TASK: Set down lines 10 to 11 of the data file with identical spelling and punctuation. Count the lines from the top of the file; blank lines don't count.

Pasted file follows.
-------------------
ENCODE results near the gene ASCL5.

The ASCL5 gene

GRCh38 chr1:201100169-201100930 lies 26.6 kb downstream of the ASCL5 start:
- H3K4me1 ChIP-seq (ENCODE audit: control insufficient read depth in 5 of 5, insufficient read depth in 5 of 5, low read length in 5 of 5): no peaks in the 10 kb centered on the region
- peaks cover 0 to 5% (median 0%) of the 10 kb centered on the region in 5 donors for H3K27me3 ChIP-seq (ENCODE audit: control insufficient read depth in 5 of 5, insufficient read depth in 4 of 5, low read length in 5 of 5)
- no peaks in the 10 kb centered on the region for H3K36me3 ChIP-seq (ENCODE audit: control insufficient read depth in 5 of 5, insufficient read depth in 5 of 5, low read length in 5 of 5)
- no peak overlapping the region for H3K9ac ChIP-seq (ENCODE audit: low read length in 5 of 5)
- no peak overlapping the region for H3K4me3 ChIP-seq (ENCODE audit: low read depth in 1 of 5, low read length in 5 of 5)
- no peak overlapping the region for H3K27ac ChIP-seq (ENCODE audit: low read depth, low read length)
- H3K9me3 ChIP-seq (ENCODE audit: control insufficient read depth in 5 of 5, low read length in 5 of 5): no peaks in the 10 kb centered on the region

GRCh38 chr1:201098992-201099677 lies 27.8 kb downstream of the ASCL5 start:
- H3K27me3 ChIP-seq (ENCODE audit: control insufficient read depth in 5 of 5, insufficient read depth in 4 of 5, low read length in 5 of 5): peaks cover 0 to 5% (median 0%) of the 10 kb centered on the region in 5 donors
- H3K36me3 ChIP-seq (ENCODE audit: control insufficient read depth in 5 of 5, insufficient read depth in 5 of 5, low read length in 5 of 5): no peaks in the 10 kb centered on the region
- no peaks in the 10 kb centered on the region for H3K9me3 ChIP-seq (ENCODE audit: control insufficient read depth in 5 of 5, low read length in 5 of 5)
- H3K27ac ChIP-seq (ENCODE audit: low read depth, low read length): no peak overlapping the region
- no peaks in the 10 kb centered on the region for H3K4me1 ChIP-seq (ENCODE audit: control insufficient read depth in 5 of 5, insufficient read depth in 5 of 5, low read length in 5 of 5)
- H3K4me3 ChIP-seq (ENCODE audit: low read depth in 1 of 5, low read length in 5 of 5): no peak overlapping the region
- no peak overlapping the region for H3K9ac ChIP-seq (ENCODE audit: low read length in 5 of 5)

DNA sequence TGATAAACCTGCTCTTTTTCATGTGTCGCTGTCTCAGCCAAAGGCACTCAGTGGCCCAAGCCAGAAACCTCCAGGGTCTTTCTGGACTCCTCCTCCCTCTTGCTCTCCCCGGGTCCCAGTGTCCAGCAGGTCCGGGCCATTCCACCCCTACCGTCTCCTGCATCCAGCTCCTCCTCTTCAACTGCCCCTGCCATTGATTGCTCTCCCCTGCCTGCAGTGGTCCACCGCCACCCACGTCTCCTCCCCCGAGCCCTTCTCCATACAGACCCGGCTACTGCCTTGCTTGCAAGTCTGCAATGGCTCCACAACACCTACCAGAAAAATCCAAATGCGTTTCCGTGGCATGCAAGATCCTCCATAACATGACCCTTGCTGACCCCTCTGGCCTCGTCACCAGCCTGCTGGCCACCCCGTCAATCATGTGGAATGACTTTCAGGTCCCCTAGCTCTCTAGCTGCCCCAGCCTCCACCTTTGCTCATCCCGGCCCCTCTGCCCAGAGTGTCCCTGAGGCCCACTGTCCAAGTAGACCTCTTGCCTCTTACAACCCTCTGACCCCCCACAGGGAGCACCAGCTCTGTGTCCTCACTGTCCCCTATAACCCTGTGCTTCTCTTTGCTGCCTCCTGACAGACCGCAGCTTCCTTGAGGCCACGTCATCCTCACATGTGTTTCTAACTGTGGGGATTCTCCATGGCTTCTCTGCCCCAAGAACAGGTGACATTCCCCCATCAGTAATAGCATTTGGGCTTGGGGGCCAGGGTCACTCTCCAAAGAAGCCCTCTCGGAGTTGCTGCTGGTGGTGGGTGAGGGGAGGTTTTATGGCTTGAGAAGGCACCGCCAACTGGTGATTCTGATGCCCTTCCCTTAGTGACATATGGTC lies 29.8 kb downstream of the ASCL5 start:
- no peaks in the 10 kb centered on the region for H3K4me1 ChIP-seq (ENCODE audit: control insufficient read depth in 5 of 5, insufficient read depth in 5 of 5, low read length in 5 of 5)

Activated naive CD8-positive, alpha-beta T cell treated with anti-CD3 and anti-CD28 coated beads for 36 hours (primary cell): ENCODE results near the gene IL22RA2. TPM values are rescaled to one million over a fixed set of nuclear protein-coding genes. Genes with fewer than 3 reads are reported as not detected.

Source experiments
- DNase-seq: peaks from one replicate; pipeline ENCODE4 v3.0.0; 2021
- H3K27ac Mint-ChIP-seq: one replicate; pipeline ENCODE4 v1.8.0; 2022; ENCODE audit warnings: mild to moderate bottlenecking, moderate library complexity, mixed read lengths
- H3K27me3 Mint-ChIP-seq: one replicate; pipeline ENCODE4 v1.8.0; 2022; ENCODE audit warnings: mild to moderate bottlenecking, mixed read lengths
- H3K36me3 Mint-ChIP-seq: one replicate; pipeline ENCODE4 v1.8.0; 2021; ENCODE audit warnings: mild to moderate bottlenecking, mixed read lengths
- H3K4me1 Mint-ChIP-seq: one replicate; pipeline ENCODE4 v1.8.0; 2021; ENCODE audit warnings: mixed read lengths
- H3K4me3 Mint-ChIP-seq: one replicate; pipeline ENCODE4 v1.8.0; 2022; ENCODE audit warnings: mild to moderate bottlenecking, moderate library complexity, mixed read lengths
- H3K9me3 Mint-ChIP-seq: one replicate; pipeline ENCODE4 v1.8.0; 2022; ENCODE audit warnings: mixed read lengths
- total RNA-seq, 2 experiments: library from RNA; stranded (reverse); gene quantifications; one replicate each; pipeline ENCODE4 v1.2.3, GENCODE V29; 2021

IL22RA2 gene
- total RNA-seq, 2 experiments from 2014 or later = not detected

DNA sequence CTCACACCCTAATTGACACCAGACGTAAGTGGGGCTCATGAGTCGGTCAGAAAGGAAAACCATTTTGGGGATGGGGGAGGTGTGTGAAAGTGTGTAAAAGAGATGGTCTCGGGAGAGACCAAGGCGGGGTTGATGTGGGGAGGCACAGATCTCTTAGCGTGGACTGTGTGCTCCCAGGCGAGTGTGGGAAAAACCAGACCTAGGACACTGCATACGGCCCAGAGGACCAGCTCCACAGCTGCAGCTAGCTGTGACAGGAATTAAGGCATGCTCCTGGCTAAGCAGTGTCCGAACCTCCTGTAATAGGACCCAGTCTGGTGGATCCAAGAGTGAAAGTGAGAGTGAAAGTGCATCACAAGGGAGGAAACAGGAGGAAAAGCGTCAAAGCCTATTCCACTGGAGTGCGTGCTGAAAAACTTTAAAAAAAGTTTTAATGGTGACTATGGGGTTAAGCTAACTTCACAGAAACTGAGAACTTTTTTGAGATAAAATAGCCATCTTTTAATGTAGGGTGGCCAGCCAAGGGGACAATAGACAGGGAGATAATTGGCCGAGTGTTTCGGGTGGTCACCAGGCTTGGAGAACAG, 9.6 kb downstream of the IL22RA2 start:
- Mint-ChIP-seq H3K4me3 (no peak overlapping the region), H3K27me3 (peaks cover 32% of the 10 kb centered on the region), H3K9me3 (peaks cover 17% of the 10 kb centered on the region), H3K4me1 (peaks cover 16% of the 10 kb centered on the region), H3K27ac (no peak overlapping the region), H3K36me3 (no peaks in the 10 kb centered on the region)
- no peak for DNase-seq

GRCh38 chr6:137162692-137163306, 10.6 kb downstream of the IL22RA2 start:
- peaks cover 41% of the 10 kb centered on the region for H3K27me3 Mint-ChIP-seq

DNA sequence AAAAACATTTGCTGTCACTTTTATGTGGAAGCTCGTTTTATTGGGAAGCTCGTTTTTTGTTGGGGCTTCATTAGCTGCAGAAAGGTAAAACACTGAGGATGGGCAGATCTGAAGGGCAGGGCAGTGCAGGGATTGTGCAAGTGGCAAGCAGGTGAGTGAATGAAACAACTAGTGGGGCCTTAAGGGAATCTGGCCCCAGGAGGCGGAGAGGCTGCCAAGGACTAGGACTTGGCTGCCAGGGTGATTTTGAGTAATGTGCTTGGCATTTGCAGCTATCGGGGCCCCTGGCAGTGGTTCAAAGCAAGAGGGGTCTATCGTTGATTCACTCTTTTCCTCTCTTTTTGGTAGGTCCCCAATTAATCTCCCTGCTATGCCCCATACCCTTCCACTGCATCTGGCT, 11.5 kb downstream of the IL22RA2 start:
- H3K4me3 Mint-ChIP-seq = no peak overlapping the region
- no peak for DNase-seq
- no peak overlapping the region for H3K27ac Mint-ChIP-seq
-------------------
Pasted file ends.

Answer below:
- H3K9me3 ChIP-seq (ENCODE audit: control insufficient read depth in 5 of 5, low read length in 5 of 5): no peaks in the 10 kb centered on the region

GRCh38 chr1:201098992-201099677 lies 27.8 kb downstream of the ASCL5 start: